The Santa Barbara County Fire Department is certified by the California Environmental Protection Agency as the Certified Unified Program Agency (CUPA) for the County of Santa Barbara. The CUPA regulates businesses that handle hazardous materials, generate or treat hazardous waste or operate aboveground or underground storage tanks. The primary goal of the CUPA Program is to protect public health and the environment by promoting compliance with applicable laws and regulations.
All inspectors in the CUPA Program are trained Hazardous Materials Specialists who take part in a continuous education program to ensure consistency and uniformity during inspections.
The overall CUPA requirements are found in Health & Safety Code (HSC) Chapter 6.11 and California Code of Regulations (CCR), Title 27, Division 1, Subdivision 4, Chapter 1.
The CUPA is responsible for the following six consolidated environmental programs:
- Hazardous Materials Release Response Plans & Inventory (“Business Plan”) -Authority: HSC Chapter 6.95, Article 1 & Title 19 CCR Chapter 4;
- Underground Storage Tanks (UST) – Authority: HSC Chapter 6.7 & Title 23 CCR, Division 3, Chapters 16 & 17;
- Hazardous Waste Generators – Authority: HSC Chapter 6.5 & Title 22 CCR Division 4.5;
- Onsite Hazardous Waste Treatment (“Tiered Permit”) – Authority: HSC Chapter 6.5 & Title 22 CCR Division 4.5;
- Aboveground Petroleum Storage Act (APSA) Authority: HSC Chapter 6.67;
- California Accidental Release Prevention (“CalARP”) – Authority: Chapter 6.95, Article 2 & Title 19 CCR Chapter 4.5.
Hazardous Materials Business Plan (HSC, Chapter 6.95)
The Business Plan Program requires businesses handling hazardous materials in quantities in excess of specified quantities to submit inventories of those materials to the CUPA, and to develop appropriate employee training and emergency procedures. The thresholds are:
- 55 gallons for a liquid;
- 500 pounds for a solid;
- 200 cubic feet (at standard temperature and pressure) for a gas.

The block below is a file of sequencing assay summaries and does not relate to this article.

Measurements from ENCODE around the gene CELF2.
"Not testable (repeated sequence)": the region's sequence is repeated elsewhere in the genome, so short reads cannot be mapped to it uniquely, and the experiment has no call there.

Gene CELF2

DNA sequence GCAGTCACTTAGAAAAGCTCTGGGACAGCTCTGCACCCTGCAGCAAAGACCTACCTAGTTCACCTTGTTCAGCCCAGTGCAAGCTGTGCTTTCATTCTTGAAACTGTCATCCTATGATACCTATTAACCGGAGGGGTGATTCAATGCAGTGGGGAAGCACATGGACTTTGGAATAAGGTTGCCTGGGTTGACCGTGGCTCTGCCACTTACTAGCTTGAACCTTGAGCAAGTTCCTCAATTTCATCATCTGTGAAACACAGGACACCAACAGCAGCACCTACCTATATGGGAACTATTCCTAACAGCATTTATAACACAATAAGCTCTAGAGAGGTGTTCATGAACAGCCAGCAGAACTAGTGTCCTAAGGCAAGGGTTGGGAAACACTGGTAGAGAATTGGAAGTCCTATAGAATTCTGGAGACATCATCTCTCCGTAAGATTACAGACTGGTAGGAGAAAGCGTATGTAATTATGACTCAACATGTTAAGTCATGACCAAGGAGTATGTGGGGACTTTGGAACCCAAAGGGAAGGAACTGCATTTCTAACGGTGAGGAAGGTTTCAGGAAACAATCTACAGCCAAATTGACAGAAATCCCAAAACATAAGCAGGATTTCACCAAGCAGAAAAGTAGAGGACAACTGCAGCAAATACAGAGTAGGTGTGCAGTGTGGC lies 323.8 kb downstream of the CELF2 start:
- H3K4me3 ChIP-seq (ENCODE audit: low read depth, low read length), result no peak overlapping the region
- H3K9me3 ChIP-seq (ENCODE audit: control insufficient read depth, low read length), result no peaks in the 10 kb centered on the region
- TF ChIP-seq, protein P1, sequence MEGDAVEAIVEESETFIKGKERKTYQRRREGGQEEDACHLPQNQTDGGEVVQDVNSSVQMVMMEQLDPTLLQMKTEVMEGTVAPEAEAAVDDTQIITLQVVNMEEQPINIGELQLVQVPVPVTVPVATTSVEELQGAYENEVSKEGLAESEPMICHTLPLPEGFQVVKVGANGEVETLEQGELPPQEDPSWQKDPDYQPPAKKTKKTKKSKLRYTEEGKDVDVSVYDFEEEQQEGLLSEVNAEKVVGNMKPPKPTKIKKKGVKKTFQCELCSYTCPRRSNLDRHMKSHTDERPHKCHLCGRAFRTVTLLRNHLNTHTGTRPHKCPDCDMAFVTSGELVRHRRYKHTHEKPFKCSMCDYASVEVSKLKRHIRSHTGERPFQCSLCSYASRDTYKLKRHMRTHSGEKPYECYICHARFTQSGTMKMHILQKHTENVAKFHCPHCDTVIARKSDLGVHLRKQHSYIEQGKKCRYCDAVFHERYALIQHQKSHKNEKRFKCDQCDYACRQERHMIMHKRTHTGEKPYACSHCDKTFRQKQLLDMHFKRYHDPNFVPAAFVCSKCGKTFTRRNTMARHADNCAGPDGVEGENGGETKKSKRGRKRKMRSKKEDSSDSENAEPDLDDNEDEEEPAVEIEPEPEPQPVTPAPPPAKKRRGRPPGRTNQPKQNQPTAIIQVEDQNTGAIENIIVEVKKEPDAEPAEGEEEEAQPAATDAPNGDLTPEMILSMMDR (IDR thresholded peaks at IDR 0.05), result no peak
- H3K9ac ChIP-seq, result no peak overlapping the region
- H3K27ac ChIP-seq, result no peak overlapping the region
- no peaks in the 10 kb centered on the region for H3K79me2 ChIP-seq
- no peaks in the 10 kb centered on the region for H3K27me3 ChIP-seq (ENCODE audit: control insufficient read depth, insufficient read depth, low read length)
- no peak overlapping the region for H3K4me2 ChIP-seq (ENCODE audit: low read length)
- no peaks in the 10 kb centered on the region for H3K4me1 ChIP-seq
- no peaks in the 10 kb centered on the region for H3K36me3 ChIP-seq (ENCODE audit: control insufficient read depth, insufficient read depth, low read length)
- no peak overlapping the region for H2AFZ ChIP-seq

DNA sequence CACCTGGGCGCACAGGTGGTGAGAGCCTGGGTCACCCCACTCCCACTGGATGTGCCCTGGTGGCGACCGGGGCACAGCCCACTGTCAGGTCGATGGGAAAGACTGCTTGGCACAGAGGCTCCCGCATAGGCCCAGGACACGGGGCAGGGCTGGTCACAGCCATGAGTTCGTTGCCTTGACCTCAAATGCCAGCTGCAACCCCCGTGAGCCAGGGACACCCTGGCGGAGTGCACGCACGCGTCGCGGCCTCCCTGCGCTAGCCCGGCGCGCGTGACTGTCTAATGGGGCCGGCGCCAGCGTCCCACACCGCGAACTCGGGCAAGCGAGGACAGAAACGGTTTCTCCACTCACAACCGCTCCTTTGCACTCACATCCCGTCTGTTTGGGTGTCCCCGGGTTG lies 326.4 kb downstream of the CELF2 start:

The CUPA maintains the inventory and emergency contact information submitted from businesses in a computerized data management system. The CUPA, in turn provides this information to emergency response agencies.
Hazardous Waste Generator (HSC, Chapter 6.5)
The Hazardous Waste Generator Program covers businesses that generate any quantity of hazardous waste. Waste is generally considered hazardous if it is ignitable, corrosive, toxic, or reactive, or if it can be shown to be detrimental to health and/or the environment. The CUPA conducts periodic inspections of businesses generating hazardous waste to determine compliance with State laws. The CUPA utilizes the Business Plan forms for the Hazardous Waste Generator Application.
Hazardous Waste Treatment (Tiered Permitting) (HSC,Chapter 6.5 & CCR, Title 22, Chapter 45)
Tiered Permitting refers to a graduated series of requirements applicable to hazardous waste generators conducting onsite treatment of their own hazardous waste. If a business treats the hazardous waste it generates, by altering its physical, chemical, or biological state, the business is subject to tiered permitting requirements.
The level of regulation is scaled to the relative risk and complexity involved under each treatment tier. In ascending order, the tiers are:
- Conditional exemption (CE);
- Conditional authorization (CA);
- Permit by rule (PBR).
Businesses treating their hazardous waste may include plating shops, metal-etching shops, or acid or alkaline chemical mixers, etc. Treatment methods include precipitation, evaporation, absorption, phase separation, distillation, or neutralization, etc.